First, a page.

Maverick The Sequel to Top Gun An Evaluation

Tom Cruise, the film-making businessman, plays to his strengths in what is a quasi-Mission Impossible saga. This critic has no idea who the enemy is that has some nuclear something somewhere that now-teacher Maverick (Tom Cruise) has to train his children to blast into oblivion. Vladimir Putin and Osama Bin Laden are not blamed for this, and it could be an alien entity taking over Iraq for all we know: the plot doesn’t depend on a known enemy…how strange is that?

The original Top Gun was much too cutesy for me to ever sit through, and to this day I haven’t seen it beyond maybe ten minutes. Unlike the Firm or A Few Good Men, which I watch repeatedly (great scripts, great direction) there’s always some misstep in Cruise’s acting that drives me bonkers, you know, the cringe factor. The good news? Maverick gets down to business so there are only a few blips of that (CF, cringe factor) in this, and that is probably due to Cruise’s maturity and how many films he’s actually appeared in…somewhere around 60 if you want to count all the credits on IMDB. Older and wiser, Tommy boy delivers a solid performance as Pete “Maverick” Mitchell, indeed, Cruise’s aging works to his benefit.

Here’s the thing….what I took away from this film was how loud the fighter jets were and how old your great, great, great, great grandpa Ed Harris looks. If Harris’ appearance was a screentest for Grandpa Munster, he wins. Chilling in that it tells the older members of the audience (raising my hand now) how mortal we all are. Jon Hamm looks every bit his 51 years in 2022 (but the film was probably made as far back as 2019, so he’d be 48 during the moviemaking)…and Hamm used to be a head-turner.

Where the hoopla over the original May 1986 release put images in your head even if you didn’t see the original Top Gun, which I sub-title Risky Business Goes to the Sky, this thirty-six year later sequel works best when the gang is intent on finding a solution to the problem of that nuclear arena some unknown entity is developing. Do we really need to see Tom Cruise in a mindless love relationship? It’s so pathetic and a distraction from a film’s true elements which are drawing massive crowds to opening Memorial Day weekend: the fighter jets and the drama.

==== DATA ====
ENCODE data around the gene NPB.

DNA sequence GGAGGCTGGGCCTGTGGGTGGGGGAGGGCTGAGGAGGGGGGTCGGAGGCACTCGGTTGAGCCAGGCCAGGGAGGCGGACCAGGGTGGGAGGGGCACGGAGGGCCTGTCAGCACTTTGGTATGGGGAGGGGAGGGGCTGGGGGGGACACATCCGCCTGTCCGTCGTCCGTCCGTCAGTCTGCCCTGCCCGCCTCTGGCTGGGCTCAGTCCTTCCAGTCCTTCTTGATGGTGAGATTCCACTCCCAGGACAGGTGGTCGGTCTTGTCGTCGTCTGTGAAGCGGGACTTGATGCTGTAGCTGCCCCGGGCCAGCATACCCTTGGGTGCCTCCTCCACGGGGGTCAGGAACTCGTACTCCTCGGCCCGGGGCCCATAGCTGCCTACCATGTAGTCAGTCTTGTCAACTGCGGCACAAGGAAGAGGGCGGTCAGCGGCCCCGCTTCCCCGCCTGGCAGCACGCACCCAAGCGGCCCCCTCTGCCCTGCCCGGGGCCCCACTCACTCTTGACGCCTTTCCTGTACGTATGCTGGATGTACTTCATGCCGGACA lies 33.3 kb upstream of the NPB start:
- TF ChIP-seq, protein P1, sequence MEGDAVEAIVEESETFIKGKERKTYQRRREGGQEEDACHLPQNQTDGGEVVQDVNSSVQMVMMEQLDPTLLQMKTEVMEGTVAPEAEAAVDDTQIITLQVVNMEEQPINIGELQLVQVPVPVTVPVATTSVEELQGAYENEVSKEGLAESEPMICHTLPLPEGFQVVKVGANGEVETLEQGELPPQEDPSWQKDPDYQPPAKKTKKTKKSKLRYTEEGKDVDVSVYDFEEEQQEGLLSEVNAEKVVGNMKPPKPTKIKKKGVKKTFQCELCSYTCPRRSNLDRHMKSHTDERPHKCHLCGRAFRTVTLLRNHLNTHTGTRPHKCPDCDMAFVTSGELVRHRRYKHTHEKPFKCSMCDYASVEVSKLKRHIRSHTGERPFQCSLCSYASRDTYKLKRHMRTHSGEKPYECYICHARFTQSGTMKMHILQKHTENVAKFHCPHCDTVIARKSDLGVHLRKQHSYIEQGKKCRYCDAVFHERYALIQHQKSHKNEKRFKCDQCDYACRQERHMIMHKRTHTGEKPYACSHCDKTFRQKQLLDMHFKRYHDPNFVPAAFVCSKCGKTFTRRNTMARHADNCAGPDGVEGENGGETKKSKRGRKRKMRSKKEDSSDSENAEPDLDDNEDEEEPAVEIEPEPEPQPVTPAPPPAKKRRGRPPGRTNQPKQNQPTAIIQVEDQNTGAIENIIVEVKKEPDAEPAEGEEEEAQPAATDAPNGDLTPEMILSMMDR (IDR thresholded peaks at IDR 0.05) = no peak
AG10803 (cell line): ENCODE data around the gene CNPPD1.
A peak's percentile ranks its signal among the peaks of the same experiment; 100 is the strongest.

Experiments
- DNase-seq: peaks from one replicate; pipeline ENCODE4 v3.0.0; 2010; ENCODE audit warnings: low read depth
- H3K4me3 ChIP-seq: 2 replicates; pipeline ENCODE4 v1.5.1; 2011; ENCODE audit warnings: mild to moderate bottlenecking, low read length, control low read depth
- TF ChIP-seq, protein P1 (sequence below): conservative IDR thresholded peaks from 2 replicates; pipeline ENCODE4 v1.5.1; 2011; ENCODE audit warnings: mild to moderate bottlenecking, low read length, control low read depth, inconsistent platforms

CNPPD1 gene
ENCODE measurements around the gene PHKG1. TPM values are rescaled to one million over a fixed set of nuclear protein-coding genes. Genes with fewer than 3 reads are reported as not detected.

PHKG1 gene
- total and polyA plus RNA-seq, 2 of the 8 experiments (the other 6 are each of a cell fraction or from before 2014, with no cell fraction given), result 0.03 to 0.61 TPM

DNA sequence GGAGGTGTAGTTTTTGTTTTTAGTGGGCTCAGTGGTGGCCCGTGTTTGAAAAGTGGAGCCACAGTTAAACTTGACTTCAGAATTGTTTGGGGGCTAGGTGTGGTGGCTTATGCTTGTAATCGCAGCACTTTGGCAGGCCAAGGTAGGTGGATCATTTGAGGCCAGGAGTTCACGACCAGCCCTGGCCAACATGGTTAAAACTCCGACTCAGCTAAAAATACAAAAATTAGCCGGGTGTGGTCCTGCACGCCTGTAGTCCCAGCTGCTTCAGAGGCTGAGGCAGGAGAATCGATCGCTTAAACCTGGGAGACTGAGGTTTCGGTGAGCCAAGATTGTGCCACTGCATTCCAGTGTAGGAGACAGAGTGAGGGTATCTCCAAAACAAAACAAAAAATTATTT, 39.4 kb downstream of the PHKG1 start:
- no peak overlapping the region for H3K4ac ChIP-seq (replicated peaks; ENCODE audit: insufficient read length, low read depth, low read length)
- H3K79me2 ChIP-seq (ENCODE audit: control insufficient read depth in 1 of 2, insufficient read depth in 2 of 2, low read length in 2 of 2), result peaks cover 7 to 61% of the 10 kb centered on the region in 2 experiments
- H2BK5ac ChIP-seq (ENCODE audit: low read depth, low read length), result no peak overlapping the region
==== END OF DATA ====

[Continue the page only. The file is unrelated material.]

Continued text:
Now sixty-three-year-old Val Kilmer looks like halfway to Ed Harris, and the good-looking young student men learning from Maverick might as well be a bunch of Ken and Barbie dolls, their performances and their presence are nondescript, probably to keep Mr. Cruise front and center. Maverick takes his students to volleyball or something on the beach so they can get their shirts off, but Baywatch it is not. Tom Cruise, get a clue, after jumping on Oprah’s couch declaring your alleged love for one of your alleged wives, your romantic scenes in ALL your motion pictures have taken a hit. Shirt off in the water, the image you still project is that of a jumping jack on Oprah’s couch. Stick to the airplanes, please.

Seventy-two-year-old Ed Harris was so cool as Wayne Tarrance in The Firm a mere twenty-nine years ago, but as an old fossil in this, he’s there more for curiosity’s sake. The Mitch McDeere (Cruise) Wayne Torrance (Harris) mind-games were a key part of The Firm’s fun. At least they get to reunite here.

For all his work in film, Cruise is “only” worth about $600 million dollars…this critic thought it would be a billion by now! Get the guy a good accountant. But fear not, Maverick is already breaking records and will bring in a new haul for this quirky, head-scratching anomaly of a movie icon.
The end result is that Maverick is a lot of entertainment with director Joseph Kosinski delivering exactly what movie-goers want in 2022.

Found on the web: Tom Cruise is reportedly earning $13 million upfront for the new ‘Top Gun’ sequel, but he could get tens of millions of dollars more in box office bonuses for meeting certain milestones

Rear Admiral: The end is inevitable, Maverick. Your kind is headed for extinction.
Maverick: Maybe so, sir. But not today.

He got that right when it comes to the box office.

Joe Viglione is the Chief Film Critic at He has written thousands of reviews and biographies for,, Gatehouse Media, legendary writer Al Aronowitz’s The Blacklisted Journal, and a variety of other media outlets. Joe also produces and hosts Visual Radio, a twenty-seven-year-old variety show (established 1995) on cable TV featuring A-list celebrities from all walks of life.